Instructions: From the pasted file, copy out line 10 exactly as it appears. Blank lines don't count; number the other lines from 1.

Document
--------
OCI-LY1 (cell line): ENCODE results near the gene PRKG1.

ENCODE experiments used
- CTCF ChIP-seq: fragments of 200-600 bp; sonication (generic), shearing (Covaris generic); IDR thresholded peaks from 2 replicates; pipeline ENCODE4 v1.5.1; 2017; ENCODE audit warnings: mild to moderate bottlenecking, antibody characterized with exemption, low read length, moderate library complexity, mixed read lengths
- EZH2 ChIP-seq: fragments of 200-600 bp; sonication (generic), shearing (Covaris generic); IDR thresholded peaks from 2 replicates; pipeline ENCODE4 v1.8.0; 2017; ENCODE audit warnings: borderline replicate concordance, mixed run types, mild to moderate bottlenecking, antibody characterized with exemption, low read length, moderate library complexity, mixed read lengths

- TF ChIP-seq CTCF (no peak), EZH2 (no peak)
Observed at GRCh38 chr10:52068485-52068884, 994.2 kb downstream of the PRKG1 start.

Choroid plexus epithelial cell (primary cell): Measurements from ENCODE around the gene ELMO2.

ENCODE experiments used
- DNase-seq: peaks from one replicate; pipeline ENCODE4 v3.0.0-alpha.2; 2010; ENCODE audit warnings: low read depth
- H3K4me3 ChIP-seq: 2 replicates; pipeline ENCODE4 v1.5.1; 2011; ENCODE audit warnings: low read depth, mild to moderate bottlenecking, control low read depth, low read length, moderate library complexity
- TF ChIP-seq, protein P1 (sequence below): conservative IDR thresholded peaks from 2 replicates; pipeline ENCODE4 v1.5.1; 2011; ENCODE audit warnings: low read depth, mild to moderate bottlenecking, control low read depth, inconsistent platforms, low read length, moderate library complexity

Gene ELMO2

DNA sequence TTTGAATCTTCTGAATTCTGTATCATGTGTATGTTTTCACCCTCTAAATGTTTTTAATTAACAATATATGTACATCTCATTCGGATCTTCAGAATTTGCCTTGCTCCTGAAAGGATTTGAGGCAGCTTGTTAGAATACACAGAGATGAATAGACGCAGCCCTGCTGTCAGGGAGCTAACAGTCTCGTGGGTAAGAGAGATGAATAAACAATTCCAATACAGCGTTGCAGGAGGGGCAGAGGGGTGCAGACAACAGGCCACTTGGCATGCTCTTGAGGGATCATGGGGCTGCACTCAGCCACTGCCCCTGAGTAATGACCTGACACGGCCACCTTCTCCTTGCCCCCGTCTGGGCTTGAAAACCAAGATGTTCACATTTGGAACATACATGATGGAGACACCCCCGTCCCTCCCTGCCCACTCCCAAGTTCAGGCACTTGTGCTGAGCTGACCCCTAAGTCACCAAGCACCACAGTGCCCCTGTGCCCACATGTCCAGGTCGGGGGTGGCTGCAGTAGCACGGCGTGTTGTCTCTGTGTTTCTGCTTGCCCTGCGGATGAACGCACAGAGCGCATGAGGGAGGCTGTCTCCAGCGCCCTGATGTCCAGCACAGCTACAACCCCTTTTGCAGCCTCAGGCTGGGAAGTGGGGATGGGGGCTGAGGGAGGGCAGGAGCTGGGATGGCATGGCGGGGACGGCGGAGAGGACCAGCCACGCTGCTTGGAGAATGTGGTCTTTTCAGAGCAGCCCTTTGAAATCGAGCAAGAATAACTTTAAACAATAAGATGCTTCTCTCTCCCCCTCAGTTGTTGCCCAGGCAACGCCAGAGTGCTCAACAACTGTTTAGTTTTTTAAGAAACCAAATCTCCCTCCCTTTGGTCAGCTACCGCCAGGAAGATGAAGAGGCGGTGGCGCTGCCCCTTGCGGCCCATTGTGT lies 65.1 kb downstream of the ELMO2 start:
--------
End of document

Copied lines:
- H3K4me3 ChIP-seq: 2 replicates; pipeline ENCODE4 v1.5.1; 2011; ENCODE audit warnings: low read depth, mild to moderate bottlenecking, control low read depth, low read length, moderate library complexity